The potential re-energisation of the civil service in the event of a change in government was discussed. It was suggested that a shift to a different political party could invigorate the civil service, bringing new energy and talent to the organisation.
The challenging relationship between ministers and senior civil servants was mentioned as a factor affecting retention. The participants believed that a period of political stability, such as a full term with a new government, could attract individuals back to the civil service and inspire them to contribute to its progress.
Overall, the participants recognised the potential impact of political changes on focus, motivation, and talent attraction within organisations. They emphasised the need for effective leadership to navigate such transitions and create an environment that fosters engagement and productivity.
4. The transformative power of AI
Participants recognised that AI has the potential to revolutionise the public sector. The discussion highlighted the need to reimagine transactional services. The potential benefits of AI in streamlining processes, improving response times, and enhancing service delivery across various public sector domains were emphasised. AI has the capability to automate tasks, analyse data and provide actionable insights, leading to more efficient and effective operations, leading to more efficient and effective operations.
Participants discussed the importance of strong leadership and effective communication in driving AI adoption. Leaders must clearly articulate the benefits of AI and engage a diverse range of stakeholders when shaping AI strategies and implementation plans.
Overcoming resistance to change was recognised as a critical factor in successfully integrating AI in the public sector, creating a culture of innovation that encourages experimentation and risk-taking, which providing effective resources for employees.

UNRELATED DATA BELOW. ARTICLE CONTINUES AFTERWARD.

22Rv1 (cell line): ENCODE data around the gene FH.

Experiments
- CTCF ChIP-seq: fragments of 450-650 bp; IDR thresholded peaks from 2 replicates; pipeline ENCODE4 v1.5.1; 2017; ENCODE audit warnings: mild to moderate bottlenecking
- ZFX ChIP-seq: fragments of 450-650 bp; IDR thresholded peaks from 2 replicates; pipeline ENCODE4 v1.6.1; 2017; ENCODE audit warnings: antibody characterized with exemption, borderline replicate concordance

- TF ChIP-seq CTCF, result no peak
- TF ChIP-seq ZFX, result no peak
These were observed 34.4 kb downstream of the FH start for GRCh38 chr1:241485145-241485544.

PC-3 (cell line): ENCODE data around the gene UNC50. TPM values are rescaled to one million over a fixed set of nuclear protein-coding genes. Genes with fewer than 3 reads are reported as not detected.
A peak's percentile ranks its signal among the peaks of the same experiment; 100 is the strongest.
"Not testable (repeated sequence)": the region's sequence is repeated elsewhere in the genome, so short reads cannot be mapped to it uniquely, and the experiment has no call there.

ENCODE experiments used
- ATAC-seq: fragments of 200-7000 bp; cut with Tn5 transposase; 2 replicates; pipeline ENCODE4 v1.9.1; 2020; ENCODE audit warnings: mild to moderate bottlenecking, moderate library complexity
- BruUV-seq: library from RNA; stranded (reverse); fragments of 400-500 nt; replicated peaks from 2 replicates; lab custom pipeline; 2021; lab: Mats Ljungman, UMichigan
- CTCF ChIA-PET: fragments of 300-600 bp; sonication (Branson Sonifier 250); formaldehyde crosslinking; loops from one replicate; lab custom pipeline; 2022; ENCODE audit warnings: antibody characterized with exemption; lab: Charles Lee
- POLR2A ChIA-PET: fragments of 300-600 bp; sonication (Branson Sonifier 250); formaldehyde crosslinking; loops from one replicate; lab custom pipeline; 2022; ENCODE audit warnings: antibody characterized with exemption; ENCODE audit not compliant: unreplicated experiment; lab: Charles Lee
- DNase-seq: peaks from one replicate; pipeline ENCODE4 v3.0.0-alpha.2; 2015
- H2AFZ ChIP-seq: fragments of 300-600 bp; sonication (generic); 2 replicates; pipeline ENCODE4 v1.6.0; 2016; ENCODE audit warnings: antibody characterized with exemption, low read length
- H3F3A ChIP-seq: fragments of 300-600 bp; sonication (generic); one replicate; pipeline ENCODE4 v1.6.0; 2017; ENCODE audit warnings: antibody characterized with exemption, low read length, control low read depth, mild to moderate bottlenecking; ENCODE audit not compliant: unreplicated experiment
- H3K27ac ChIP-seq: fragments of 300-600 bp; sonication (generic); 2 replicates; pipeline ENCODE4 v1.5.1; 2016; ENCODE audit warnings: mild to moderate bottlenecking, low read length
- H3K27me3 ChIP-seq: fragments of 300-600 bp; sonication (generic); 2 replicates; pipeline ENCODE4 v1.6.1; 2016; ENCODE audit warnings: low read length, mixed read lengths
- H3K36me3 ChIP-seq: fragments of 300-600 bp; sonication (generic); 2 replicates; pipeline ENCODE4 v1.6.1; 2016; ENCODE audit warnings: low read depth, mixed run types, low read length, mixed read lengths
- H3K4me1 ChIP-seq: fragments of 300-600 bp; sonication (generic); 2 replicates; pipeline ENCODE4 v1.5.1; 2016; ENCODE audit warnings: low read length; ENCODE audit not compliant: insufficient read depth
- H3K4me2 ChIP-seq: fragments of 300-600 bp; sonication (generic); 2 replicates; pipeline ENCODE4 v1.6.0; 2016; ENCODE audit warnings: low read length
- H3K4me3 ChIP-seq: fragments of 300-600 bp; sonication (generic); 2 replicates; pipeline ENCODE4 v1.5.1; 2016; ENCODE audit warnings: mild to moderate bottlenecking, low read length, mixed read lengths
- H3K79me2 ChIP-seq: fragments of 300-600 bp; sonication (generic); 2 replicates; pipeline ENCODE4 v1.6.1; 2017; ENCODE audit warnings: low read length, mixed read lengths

Collaboration between policy leader and program delivery leaders was highlighted as essential for successful AI integration. Both groups must work together to align strategies, address concerns and ensure a smooth transition to AI- powered solutions.
5. Talent attraction and retention in the Public Sector
Participants acknowledge the existing talent gap for AI and digital skills, emphasising the need to bridge this gap by actively attracting individuals with relevant expertise. Establishing partnerships with universities and college can facilitate graduate hiring for AI and digital skills.
The discussion touched on the importance of creating an inclusive and diverse work environment that appeals to a wide range of talent, but prioritising diversity, equity and inclusion initiatives.
Participants identified challenges associated with talent retention, such as limited growth opportunities and competition from the private sector. Bureaucratic processes and procedural barriers were identified as hurdles to innovation and talent retention.
Organisation should invest in continuous learning and professional development programs to support talent retention. Providing opportunities for upskilling and career advancement can incentivise employees and boost retention.
Leveraging research funding and opportunities was highlighted as a strategy to encourage talent retention. By providing resources for research and innovation, organisations can support the growth of AI and digital skills within the public sector and retain top talent.